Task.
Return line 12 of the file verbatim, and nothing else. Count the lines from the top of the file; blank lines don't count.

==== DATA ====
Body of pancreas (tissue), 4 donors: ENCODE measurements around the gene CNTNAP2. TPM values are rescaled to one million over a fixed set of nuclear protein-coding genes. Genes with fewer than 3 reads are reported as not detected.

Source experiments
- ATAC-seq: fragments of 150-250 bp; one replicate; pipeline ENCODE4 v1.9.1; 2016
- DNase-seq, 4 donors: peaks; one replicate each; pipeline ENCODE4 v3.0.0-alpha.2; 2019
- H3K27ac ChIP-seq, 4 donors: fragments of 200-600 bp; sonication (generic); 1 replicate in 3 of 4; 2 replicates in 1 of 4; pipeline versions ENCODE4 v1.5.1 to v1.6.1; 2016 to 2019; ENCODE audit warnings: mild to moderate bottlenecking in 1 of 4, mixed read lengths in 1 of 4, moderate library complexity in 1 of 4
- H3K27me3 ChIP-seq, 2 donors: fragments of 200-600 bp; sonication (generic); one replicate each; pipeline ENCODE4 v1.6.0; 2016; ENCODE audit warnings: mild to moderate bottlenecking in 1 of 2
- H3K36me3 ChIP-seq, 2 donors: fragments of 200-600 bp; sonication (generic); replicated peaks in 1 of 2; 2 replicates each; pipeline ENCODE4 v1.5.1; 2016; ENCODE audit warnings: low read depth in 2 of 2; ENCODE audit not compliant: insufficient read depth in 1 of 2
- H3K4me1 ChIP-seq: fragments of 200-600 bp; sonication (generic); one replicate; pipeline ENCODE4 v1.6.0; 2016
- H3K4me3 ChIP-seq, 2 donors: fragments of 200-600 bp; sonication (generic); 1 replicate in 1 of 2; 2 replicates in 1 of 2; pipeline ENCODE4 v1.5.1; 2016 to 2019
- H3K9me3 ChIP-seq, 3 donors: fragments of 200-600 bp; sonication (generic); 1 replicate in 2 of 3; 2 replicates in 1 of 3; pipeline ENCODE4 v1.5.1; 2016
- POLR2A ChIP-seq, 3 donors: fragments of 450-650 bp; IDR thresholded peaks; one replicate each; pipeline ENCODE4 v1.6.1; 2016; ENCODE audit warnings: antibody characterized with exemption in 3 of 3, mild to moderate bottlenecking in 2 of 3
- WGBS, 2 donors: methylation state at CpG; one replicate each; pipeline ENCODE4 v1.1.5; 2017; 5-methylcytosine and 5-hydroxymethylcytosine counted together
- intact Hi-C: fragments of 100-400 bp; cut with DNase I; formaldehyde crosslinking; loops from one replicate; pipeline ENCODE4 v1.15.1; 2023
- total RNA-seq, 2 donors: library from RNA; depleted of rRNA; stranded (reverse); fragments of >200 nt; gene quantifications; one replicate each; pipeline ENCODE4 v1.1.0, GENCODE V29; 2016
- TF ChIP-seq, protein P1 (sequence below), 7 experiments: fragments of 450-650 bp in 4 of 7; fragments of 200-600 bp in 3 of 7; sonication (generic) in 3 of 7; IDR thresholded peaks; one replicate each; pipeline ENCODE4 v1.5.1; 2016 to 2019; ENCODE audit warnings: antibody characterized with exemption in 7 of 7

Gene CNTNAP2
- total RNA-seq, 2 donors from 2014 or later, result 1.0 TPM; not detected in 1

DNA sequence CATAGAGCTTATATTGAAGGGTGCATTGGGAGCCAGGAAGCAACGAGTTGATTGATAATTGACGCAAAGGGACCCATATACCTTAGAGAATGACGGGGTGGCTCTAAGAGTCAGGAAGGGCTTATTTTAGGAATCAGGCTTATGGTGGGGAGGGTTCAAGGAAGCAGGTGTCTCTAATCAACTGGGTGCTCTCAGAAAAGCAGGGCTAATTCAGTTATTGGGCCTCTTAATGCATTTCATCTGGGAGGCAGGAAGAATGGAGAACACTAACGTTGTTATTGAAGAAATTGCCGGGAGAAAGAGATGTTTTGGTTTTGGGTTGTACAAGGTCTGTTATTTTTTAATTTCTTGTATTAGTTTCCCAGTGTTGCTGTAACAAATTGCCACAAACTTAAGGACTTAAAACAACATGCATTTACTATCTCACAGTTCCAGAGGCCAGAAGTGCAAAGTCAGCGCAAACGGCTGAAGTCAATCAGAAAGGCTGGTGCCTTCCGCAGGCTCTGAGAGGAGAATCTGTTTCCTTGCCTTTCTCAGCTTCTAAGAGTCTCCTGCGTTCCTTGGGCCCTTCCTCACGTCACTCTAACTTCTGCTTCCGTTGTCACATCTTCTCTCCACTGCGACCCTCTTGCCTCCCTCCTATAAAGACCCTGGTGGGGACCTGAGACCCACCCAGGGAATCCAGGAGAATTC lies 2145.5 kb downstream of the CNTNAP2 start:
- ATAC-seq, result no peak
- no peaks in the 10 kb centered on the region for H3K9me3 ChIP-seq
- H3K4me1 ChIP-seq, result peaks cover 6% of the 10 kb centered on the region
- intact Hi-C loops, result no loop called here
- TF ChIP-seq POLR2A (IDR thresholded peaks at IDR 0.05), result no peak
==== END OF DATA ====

- WGBS, 2 donors: methylation state at CpG; one replicate each; pipeline ENCODE4 v1.1.5; 2017; 5-methylcytosine and 5-hydroxymethylcytosine counted together